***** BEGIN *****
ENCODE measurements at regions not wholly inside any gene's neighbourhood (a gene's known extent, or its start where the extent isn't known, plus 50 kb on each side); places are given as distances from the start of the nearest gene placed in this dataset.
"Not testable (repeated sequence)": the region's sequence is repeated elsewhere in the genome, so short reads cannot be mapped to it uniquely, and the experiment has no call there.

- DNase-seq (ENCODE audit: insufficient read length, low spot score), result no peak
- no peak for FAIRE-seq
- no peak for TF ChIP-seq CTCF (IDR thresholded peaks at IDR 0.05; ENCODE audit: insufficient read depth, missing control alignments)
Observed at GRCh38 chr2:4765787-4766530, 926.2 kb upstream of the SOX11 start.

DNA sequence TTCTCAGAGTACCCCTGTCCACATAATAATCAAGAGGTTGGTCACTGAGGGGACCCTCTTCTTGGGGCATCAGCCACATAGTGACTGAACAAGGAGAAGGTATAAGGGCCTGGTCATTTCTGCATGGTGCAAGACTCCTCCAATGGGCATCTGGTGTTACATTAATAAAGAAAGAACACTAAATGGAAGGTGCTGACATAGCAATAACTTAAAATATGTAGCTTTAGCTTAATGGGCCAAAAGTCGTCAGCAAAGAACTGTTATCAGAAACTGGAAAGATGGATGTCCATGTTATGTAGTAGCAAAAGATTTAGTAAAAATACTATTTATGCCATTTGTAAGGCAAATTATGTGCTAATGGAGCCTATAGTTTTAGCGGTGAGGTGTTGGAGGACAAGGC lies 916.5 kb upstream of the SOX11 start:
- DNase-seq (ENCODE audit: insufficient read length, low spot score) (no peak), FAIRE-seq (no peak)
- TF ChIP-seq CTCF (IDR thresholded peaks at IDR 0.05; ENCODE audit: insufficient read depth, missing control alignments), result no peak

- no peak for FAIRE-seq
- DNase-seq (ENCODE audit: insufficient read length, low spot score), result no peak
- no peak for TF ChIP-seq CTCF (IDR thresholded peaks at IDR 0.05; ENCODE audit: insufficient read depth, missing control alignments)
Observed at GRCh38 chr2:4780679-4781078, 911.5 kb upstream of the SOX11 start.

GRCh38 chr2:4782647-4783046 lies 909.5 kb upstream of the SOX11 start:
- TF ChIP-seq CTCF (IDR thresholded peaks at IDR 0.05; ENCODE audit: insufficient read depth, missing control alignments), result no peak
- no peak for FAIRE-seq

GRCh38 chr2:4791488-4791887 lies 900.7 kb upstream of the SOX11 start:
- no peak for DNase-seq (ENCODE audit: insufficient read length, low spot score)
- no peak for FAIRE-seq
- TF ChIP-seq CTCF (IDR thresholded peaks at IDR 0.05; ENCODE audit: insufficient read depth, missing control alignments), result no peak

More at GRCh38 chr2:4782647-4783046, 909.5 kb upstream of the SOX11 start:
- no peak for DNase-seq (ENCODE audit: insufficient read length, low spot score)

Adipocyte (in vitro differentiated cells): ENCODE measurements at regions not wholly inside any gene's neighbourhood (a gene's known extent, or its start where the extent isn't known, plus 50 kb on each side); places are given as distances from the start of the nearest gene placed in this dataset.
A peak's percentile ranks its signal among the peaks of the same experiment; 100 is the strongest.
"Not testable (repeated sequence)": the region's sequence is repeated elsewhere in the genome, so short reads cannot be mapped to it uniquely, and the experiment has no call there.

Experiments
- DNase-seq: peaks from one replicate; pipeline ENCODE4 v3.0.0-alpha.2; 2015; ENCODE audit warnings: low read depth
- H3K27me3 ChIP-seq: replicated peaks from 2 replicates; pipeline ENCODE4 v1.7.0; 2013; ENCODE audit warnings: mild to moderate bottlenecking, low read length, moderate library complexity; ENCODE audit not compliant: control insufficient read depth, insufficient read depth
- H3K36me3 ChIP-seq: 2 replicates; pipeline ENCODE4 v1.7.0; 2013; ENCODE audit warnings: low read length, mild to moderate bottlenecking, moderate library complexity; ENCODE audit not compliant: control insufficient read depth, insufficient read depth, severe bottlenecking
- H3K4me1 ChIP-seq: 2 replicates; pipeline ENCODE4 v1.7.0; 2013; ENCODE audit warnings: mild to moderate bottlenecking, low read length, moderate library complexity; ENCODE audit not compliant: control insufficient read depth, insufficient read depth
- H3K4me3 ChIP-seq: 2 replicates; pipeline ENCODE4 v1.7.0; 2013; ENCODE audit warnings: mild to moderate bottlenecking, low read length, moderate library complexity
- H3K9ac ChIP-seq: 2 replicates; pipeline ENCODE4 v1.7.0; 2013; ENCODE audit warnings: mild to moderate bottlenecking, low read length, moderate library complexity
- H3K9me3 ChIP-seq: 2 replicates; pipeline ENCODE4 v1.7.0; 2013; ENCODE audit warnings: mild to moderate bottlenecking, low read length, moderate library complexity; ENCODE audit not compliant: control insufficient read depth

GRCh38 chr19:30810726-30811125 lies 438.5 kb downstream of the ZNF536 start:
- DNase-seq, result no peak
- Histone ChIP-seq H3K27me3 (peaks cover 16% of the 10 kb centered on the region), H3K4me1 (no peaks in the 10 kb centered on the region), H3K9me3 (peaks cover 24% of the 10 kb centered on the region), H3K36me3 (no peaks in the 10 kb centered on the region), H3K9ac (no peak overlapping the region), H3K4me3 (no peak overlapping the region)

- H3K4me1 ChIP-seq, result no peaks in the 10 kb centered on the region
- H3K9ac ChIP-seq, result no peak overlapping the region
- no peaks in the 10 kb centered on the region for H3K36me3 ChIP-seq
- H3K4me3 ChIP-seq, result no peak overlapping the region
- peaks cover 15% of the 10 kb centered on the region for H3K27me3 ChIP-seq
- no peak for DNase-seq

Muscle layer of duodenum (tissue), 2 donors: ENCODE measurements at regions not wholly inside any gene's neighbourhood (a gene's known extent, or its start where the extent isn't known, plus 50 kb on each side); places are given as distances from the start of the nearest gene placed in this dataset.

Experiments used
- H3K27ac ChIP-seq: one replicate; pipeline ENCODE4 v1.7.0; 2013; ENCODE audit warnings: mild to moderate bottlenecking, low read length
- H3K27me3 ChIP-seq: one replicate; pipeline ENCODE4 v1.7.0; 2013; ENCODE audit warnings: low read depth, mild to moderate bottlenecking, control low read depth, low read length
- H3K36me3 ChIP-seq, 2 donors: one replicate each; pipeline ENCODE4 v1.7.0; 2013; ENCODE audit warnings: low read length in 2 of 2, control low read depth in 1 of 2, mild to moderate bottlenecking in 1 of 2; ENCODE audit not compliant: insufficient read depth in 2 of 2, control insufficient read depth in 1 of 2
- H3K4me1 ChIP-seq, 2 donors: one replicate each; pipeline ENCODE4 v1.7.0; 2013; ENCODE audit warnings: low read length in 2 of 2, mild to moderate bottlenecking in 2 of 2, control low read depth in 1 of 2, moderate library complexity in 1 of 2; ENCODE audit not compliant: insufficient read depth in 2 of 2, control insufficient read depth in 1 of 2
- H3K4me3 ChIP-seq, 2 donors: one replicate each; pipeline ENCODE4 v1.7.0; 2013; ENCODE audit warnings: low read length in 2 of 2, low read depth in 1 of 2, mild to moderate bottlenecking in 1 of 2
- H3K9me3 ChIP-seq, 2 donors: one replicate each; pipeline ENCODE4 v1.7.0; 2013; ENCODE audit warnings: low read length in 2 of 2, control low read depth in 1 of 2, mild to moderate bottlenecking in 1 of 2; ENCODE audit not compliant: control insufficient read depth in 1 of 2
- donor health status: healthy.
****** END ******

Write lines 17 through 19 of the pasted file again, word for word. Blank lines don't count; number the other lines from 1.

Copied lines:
GRCh38 chr2:4791488-4791887 lies 900.7 kb upstream of the SOX11 start:
- no peak for DNase-seq (ENCODE audit: insufficient read length, low spot score)
- no peak for FAIRE-seq